according to Fred Preston, a member of the 
search committee composed of students and 
administrative staff members. 

Mr. Rudy, Who is working on his PhD in 
Sociology, is presently the Dean for Student 
Residence Life at Kent State University in 
Ohio where he serves 20,000 students with a 
$8 million budget. Besides being a candidate 
for director of ORL, he was considering an 
offer for residential life director in another 
institution as well as a vice-president position 
at Kent State. 

While his wife, Marlene, was looking at 
Amherst, he was meeing with Dr. Gage and 
Chancellor Randolph -Bromery. Rudy said he 
was "impressed by the positive feelings at 
UMass and the way students handled their 
first town meeting, which I attended." He 
sees "a university as a place where ad- 
ministrators and students are in it together 
for the education of the whole person." 

"Residential life could be a lot closer to 
academic life, not just a roof over our heads 
and food in our stomachs," according to 
Rudy. "Dorms should be built for 
educational purposes. They have a dual 
commitment to the investors as well as the 
students who invest their futures," he 
continued. 

continued on page 15 






MHMHMMHB]' 



THE MASSACHUSETTS SUMMER COLLEGIAN 



WEDNESDAY, JULY 9. lOTt 



Venceremos Brigade 

an experience to initiate US-Cuban related programs 



WEDNESDAY. JULY 9, 1975, 



THE MASSACHUSETTS SUMMER COLLEGIAN 



The Venceremos Brigade is a 
national educational project which 
affords white, Black, Puerto Rica, i, 
Chicano, Asian, Latino progressive 
workers and students a chance to 
work and travel throughout Cuba 
for two and a half months This 
past March, five University of 
Mass. students travelled to Cuba a. 
members of the Venceremos 
Brigade. 

In the United States, the Brigade 
provides activities and educationals 
in an effort to provide information 
to the U.S. public and to initiate 
programs in order to bring about a 
final hrlt of the U.S. enforced 
blockade in Cuba. 

This year the members of the 



all contributing to the building of 
their country; working to provide 
adequate housing for all, organizing 
their economy to provide free 
education and medical care for all; 
and ridding their nation of all 
conditions of exploitation, racism, 
ind male chavinism." 

When the people from the 
Western Mass Regional returned to 
the United States, they, as the 
Brigade nationally, started to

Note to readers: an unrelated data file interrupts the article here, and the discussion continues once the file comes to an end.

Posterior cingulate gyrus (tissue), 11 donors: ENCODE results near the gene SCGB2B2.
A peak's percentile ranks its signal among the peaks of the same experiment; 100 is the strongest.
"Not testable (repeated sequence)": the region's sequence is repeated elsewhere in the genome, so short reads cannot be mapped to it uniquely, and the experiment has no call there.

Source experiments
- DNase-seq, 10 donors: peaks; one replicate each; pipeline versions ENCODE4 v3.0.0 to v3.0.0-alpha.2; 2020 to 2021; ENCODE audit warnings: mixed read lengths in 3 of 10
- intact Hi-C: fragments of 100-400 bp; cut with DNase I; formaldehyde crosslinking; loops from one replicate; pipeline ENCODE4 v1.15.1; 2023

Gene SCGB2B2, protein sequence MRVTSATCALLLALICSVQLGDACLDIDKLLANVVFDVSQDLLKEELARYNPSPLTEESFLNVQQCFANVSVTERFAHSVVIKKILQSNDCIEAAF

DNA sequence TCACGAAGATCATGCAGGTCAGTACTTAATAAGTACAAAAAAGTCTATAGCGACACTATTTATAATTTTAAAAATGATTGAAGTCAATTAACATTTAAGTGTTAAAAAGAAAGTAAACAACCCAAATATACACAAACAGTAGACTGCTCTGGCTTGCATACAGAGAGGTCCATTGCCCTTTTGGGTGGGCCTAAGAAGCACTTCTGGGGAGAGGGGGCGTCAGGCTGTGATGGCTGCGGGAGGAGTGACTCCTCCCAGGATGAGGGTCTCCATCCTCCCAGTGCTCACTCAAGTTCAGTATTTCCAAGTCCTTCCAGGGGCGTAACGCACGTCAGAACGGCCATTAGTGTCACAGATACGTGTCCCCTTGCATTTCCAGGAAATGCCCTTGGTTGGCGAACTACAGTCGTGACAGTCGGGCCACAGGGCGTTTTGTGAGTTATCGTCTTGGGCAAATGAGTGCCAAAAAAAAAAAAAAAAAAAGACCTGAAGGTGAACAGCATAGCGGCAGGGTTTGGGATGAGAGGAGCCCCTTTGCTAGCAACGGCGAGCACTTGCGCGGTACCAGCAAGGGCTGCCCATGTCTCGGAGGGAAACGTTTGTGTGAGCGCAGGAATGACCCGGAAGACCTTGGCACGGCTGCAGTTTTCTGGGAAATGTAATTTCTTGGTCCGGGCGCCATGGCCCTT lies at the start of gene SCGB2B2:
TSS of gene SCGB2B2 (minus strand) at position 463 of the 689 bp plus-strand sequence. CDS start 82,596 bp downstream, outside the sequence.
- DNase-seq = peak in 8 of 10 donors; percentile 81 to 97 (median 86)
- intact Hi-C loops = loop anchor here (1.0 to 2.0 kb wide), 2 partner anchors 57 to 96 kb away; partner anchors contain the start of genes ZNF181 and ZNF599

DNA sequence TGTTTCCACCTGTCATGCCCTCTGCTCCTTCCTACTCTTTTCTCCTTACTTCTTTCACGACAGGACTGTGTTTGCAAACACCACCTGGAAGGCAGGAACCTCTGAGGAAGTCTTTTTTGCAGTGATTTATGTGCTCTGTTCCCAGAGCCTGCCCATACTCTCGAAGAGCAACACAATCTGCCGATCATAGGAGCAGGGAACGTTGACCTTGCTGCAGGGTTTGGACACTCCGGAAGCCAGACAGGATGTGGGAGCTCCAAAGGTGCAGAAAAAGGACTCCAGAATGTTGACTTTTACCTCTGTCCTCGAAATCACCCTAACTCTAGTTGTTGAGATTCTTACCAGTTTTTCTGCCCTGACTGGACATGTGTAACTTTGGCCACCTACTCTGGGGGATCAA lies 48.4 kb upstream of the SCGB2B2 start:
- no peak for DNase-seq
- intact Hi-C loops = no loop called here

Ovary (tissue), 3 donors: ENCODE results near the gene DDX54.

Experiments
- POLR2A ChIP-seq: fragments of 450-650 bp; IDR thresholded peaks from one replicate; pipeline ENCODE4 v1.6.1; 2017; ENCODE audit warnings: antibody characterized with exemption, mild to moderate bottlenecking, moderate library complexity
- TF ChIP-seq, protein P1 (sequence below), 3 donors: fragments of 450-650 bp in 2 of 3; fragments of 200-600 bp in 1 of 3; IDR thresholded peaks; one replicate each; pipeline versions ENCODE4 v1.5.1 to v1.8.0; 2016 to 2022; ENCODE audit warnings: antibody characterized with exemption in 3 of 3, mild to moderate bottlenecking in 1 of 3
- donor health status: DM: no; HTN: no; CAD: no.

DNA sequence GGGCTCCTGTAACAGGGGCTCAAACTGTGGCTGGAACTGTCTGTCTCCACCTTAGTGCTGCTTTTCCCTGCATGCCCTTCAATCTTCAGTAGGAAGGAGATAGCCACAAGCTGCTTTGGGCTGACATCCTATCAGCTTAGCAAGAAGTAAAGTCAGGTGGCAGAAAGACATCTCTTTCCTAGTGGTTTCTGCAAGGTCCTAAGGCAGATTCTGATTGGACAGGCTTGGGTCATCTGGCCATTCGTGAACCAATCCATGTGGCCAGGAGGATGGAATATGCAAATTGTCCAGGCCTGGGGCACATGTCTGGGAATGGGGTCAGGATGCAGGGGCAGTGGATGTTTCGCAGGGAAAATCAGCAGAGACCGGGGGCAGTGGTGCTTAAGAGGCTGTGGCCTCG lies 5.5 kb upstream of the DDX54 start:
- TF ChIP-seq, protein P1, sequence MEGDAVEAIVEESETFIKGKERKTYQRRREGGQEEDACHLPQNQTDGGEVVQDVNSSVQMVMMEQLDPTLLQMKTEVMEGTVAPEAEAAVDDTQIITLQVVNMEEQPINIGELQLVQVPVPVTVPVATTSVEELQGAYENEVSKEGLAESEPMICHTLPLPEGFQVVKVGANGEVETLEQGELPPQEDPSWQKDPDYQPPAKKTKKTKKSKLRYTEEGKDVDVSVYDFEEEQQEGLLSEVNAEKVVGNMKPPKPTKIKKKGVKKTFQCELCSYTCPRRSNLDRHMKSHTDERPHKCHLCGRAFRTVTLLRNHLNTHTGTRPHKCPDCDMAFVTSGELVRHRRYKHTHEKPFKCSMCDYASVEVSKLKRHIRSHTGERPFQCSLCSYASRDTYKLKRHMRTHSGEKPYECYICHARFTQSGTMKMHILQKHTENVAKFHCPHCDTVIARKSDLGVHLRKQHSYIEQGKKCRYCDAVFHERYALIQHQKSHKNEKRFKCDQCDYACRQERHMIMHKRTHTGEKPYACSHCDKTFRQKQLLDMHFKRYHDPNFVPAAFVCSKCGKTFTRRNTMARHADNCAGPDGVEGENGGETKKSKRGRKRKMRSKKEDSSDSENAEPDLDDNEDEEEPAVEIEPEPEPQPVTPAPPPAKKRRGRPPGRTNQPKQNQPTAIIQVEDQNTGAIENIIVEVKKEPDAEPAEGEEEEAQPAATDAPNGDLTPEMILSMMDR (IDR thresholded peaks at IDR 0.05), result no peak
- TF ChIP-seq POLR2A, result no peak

prepare for programs set for July 
26, which this year marks the 22nd 
anniversary of the attack on the 
Moncada Garrison, the first military 
attack launched against the Batista 
dictatorship. 

The focal point of the July 26th 



three days. A full schedule of these 
events will be available at the 
showina of Exdo Cuba. 

Over the past two years, 
celebrations of July 26th, initiated 
by the Venceremous Brigade as 
well as other progressive peoples 
and organizations, have been held 






Expo Cuba, a pictoral essay of the history and advances of the 
Cuban revolution, will be on display from July 14-16 in room 163 of 
the Campus Center. 



Brigade participated in construction 
of housing in the community of 
Ariguar.abo and in the construction 
of a service center (recreational, 
health, and retail facilities) in the 
town of Los Naranjos. 

"For those who v.*e.it on the 
Brigade", said Buffy Wei ,ian, one 
of the five UMass stucents who 
took part in the experience, "Cuba 
is a concrete example of socialism 
at work, where men and women are 



activities this year is the projected 
visit of Melba Hernandez at the July 
26th event in New York City. This 
indeed historic since it is the first 
time that an invitation has been 
extended to a representative of the 
Cuban people to speak to North 
Americans on the Cuban 
revolution. As a heroine of the 
Attack on the Moncada Garrison on 
July 26th of 1953, and the head of 
Cuba's committee of Solidarity 



with the Peoples of Vietnam, 

Cambodia, and Laos, Melba 

Hernandez can ring the reality of 

the Cuban revolution to us. The 

New York event will also involve 

films, exhibits, and discussions. 

Also planned is an evening in